Most office related injuries are caused by bad posture while working at a computer resulting in the early degradation of structures within the body. The majority of these injuries occur because we place our joints, tendons and muscles in positions that they cannot adapt to. Injury results in decreased productivity and increased stress to the individual. Here are the most common office injuries seen here at The Physiotherapy Place:
- Neck, shoulder and upper back pain and stiffness with, or without tension headaches
- Carpal tunnel syndrome
- Tennis elbow
- Lower back pain and sciatica
Neck, shoulder and upper back pain/stiffness (with or without tension headaches) is a problem that affects almost everyone in an office environment at some time during the course of their careers. Eventually over time, a less than ideal posture leads to the stiffening of some of the joints of the spine, and the increased irritation of others that are forced to make up for the lack of movement in the stiff joints. This aggravation may lead to pressure being placed onto the nerve and thus radiation of pain into the upper back and possibly down the arms. A combination of increased muscular tension and joint irritation may also lead to tension headaches which wrap around the temporal region of the head and may end up with pain behind the eyes.
Carpal tunnel syndrome is often misdiagnosed in medical circles. True carpal tunnel syndrome consists of decreased nerve conduction rates from one side of the carpal tunnel in the wrist to the other. This occurs when there is a narrowing of the carpal tunnel - a tunnel that nerves and tendons run through into the hand - resulting in a lack of space for the median nerve, which supplies a portion of the palm. The individual will experience pins and needles, possibly pain, and decreased dexterity in the affected hand. More often than not carpal tunnel syndrome is a ‘combination injury’ in which the nerve may have pressure applied to it at one or more points along its course. This commonly happens at the neck or shoulder so the full length of the nerve must be assessed so that no points of potential nerve entrapment are missed.
Tennis elbow is an injury to the extensor muscles on the top side of the forearm and elbow. These muscle tendon units become irritated when they are overused and thus start to tear themselves at a microscopic level within the tendons and/or muscle. This micro tearing leads to inflammation and scarring within the tendon on the outside of the elbow and if left untreated will progress into a chronic condition.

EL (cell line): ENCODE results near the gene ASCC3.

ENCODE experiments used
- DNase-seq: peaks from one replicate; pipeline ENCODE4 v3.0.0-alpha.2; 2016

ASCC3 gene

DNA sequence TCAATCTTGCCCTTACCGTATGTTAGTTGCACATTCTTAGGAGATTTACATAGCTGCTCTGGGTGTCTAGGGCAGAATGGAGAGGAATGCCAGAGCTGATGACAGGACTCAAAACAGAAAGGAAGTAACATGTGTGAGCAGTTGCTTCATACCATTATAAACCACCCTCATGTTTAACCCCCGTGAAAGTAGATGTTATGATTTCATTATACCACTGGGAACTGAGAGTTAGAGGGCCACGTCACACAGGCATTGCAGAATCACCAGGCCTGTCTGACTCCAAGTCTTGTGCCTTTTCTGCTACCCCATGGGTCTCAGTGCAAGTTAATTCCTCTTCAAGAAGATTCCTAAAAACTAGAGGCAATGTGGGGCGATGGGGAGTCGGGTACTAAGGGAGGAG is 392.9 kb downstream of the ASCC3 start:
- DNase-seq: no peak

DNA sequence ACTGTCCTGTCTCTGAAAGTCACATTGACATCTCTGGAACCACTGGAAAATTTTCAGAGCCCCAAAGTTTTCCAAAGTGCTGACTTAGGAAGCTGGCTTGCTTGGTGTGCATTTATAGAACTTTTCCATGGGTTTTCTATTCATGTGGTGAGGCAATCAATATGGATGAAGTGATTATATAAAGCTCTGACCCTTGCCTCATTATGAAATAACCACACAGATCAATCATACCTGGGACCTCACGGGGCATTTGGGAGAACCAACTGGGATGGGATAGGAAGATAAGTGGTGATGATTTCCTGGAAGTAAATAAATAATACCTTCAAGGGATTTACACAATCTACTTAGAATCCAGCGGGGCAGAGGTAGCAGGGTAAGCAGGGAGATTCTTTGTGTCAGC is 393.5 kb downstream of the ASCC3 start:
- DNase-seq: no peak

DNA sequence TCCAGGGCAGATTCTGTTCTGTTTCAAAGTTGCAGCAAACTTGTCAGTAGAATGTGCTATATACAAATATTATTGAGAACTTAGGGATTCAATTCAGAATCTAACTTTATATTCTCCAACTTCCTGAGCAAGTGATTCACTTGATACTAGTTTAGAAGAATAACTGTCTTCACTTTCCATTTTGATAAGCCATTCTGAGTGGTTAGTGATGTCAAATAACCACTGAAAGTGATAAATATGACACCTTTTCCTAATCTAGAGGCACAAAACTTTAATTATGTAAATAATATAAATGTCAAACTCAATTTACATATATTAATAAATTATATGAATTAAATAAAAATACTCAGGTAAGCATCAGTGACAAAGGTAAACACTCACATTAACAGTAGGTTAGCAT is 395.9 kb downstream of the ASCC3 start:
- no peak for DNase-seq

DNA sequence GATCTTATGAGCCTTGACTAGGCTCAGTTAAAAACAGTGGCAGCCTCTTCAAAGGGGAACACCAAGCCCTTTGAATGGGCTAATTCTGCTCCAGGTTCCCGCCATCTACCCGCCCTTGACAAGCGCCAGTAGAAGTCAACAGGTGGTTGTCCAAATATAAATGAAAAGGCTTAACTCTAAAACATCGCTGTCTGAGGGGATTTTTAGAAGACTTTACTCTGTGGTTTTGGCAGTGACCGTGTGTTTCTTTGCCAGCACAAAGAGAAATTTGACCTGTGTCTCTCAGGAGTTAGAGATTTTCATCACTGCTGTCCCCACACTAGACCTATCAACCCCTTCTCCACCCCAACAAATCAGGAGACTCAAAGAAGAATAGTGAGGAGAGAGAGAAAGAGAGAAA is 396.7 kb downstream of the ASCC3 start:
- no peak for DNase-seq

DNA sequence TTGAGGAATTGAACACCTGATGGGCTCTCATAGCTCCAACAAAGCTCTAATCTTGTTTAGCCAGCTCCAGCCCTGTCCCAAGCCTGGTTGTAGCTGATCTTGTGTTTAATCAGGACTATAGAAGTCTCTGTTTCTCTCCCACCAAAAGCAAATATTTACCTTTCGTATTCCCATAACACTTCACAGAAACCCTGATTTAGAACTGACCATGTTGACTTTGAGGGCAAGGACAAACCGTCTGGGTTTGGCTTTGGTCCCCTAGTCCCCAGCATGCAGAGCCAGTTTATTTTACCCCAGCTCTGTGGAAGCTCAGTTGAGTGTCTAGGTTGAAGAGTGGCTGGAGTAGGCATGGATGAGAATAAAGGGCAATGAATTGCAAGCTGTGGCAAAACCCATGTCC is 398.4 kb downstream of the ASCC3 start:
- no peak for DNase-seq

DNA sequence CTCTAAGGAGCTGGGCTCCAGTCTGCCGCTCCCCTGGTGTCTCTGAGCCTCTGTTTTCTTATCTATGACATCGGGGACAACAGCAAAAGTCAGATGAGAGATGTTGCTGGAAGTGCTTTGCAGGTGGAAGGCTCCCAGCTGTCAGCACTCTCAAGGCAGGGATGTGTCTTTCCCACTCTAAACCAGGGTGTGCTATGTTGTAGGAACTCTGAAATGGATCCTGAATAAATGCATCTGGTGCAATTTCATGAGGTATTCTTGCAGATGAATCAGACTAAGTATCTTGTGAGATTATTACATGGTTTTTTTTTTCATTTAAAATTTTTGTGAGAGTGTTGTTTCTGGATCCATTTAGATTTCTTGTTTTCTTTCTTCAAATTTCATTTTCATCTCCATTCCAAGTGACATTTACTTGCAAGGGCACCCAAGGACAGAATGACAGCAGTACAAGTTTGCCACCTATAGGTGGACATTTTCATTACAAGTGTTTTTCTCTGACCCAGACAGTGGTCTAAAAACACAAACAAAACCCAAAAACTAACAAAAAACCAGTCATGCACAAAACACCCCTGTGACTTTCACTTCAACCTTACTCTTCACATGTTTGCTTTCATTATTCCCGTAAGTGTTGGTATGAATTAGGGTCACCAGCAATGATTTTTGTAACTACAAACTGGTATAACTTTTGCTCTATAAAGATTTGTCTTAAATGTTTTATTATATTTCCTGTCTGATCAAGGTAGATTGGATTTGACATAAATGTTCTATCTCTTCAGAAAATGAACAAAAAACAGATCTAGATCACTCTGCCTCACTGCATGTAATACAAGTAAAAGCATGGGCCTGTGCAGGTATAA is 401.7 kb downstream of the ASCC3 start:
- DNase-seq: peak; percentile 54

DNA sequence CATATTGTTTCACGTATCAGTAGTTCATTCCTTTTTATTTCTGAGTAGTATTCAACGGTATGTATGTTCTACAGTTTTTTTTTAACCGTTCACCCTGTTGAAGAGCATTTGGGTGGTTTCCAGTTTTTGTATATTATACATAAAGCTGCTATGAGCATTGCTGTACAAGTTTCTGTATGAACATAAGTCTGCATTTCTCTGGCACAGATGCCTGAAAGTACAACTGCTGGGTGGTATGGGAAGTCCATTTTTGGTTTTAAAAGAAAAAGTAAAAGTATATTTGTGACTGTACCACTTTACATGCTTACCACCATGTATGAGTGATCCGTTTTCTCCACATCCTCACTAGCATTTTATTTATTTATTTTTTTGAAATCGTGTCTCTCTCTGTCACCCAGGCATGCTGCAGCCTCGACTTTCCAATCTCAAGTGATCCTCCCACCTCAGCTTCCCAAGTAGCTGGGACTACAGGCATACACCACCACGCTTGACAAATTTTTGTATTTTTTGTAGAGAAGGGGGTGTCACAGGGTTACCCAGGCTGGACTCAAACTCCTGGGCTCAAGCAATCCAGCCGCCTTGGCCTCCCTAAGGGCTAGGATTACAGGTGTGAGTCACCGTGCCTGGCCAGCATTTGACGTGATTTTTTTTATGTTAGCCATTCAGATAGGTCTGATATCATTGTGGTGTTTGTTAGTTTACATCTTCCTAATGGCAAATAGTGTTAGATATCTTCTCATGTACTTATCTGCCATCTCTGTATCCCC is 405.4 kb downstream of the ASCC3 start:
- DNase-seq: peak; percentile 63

Lower back pain and sciatica are amongst the most common injuries that we see here at The Physiotherapy Place. Statistically speaking, all of us will at some point in our lives experience one or both of these problems. Lower back pain is likely to result from an injury to one or more of the following structures:
- the facet joints of the lower vertebrae of the spine,
- the disc that separates the vertebrae,
- the nerve as it leaves the spine, and/or
- the muscles and soft tissues surrounding these structures.
Often a combination of two or more structures are injured. With injury to the disc, a bulge may occur and directly put pressure on the nerve root exiting the spine at that level. This will ultimately lead to radiation (referral) of the pain and/or altered sensations down the leg along the pathway of that nerve root. Joint or muscular injuries are more commonly, but not always, felt closer to the point of injury resulting in the individual complaining of pain in the back.
How To Treat Your Office Injury
Treatment of office injuries is one of our specialties at The Physiotherapy Place. If you want to learn more or speak with an expert physiotherapist about your specific case, get in touch to arrange a FREE 15 minute telephone consultation.
For more tips and advice on dealing with back pain, you can download our FREE guides to fixing upper or lower back pain here: